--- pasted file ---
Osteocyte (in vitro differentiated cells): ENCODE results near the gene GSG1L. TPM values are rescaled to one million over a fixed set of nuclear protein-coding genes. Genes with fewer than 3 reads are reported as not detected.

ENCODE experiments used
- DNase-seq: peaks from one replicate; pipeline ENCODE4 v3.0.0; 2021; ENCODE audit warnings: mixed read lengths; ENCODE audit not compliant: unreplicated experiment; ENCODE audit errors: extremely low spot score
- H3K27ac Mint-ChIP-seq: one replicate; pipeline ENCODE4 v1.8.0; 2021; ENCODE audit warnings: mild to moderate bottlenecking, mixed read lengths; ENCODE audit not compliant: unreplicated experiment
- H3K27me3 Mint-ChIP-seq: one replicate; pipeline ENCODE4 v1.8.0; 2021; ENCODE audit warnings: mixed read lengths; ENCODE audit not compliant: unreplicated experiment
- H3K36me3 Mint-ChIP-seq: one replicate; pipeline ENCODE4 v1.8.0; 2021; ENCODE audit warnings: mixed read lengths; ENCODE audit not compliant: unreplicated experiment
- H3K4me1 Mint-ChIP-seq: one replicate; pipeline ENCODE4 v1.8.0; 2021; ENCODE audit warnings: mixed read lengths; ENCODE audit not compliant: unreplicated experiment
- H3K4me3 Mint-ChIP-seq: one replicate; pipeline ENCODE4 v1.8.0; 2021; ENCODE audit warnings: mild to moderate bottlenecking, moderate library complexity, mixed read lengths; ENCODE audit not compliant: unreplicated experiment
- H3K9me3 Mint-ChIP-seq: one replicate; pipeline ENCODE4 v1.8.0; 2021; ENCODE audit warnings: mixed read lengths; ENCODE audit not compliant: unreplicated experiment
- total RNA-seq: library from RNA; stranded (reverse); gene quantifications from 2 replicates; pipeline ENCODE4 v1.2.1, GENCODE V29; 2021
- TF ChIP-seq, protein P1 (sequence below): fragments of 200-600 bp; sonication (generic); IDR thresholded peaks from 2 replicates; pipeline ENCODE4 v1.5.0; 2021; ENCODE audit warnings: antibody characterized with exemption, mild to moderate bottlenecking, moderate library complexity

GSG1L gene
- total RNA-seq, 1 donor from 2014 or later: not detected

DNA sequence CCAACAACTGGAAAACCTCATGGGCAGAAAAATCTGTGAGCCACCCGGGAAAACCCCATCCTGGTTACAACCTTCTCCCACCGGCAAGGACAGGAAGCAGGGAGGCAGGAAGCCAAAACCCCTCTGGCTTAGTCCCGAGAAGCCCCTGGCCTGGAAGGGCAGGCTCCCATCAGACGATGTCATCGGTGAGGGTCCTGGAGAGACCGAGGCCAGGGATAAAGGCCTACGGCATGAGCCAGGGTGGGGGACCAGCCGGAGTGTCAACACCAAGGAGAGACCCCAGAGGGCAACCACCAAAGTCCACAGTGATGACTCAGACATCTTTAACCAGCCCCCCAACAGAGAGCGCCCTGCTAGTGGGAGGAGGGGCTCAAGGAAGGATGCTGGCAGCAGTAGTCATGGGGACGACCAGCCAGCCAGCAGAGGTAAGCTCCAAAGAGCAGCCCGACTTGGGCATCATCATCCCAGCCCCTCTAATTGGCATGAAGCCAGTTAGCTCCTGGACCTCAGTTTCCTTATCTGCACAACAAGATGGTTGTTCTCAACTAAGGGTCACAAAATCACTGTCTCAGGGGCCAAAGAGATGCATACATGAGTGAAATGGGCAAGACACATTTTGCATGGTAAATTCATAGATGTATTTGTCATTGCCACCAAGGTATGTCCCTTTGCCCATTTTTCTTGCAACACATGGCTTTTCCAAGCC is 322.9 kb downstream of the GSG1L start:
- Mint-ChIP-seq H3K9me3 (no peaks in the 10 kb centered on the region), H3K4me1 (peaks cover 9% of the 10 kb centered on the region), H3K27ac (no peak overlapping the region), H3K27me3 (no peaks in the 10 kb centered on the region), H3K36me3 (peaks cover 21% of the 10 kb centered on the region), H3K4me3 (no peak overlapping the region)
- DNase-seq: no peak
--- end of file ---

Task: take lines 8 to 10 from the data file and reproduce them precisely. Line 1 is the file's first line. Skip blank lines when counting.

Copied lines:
- H3K4me3 Mint-ChIP-seq: one replicate; pipeline ENCODE4 v1.8.0; 2021; ENCODE audit warnings: mild to moderate bottlenecking, moderate library complexity, mixed read lengths; ENCODE audit not compliant: unreplicated experiment
- H3K9me3 Mint-ChIP-seq: one replicate; pipeline ENCODE4 v1.8.0; 2021; ENCODE audit warnings: mixed read lengths; ENCODE audit not compliant: unreplicated experiment
- total RNA-seq: library from RNA; stranded (reverse); gene quantifications from 2 replicates; pipeline ENCODE4 v1.2.1, GENCODE V29; 2021